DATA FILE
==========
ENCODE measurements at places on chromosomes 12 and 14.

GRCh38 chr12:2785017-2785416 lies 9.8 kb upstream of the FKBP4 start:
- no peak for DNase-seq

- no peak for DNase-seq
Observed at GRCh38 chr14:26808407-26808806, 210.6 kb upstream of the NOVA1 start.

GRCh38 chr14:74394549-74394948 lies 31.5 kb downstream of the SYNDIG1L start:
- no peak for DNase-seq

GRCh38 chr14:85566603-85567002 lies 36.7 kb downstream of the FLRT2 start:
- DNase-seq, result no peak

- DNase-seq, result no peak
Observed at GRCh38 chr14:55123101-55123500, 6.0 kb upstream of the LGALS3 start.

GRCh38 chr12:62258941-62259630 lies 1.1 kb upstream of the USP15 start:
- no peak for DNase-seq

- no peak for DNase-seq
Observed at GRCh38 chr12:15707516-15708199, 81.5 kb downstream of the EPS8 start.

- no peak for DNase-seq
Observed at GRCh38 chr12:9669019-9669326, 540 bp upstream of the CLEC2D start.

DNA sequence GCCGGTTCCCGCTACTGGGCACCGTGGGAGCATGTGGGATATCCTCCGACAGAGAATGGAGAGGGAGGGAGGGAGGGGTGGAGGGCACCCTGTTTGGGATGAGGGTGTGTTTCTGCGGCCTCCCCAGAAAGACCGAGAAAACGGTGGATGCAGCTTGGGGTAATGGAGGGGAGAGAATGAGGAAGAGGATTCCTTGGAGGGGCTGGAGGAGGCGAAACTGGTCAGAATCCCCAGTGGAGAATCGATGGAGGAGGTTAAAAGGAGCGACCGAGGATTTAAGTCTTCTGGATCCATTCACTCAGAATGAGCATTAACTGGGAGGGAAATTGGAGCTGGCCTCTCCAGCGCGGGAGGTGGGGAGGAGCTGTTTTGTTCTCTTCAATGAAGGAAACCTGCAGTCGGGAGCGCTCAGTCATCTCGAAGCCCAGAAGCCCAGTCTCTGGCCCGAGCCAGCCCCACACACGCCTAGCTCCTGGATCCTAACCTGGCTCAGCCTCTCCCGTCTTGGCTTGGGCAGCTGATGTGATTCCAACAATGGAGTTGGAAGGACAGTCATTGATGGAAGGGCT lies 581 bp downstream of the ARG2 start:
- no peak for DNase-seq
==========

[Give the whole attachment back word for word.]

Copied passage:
ENCODE measurements at places on chromosomes 12 and 14.

GRCh38 chr12:2785017-2785416 lies 9.8 kb upstream of the FKBP4 start:
- no peak for DNase-seq

- no peak for DNase-seq
Observed at GRCh38 chr14:26808407-26808806, 210.6 kb upstream of the NOVA1 start.

GRCh38 chr14:74394549-74394948 lies 31.5 kb downstream of the SYNDIG1L start:
- no peak for DNase-seq

GRCh38 chr14:85566603-85567002 lies 36.7 kb downstream of the FLRT2 start:
- DNase-seq, result no peak

- DNase-seq, result no peak
Observed at GRCh38 chr14:55123101-55123500, 6.0 kb upstream of the LGALS3 start.

GRCh38 chr12:62258941-62259630 lies 1.1 kb upstream of the USP15 start:
- no peak for DNase-seq

- no peak for DNase-seq
Observed at GRCh38 chr12:15707516-15708199, 81.5 kb downstream of the EPS8 start.

- no peak for DNase-seq
Observed at GRCh38 chr12:9669019-9669326, 540 bp upstream of the CLEC2D start.

DNA sequence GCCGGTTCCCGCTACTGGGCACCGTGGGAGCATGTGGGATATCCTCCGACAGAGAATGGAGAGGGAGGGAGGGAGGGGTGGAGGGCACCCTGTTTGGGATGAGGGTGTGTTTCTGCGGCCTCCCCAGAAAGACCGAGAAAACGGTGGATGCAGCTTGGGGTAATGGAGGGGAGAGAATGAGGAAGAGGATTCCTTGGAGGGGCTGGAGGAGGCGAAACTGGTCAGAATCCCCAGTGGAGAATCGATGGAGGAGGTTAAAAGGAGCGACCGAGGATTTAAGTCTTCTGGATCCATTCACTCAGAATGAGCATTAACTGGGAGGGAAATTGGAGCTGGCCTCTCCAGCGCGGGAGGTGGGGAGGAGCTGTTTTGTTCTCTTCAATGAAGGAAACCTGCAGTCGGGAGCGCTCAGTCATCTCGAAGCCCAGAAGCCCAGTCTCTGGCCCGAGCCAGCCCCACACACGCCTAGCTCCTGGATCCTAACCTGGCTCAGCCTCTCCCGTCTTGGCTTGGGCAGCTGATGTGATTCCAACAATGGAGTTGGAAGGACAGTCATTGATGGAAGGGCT lies 581 bp downstream of the ARG2 start:
- no peak for DNase-seq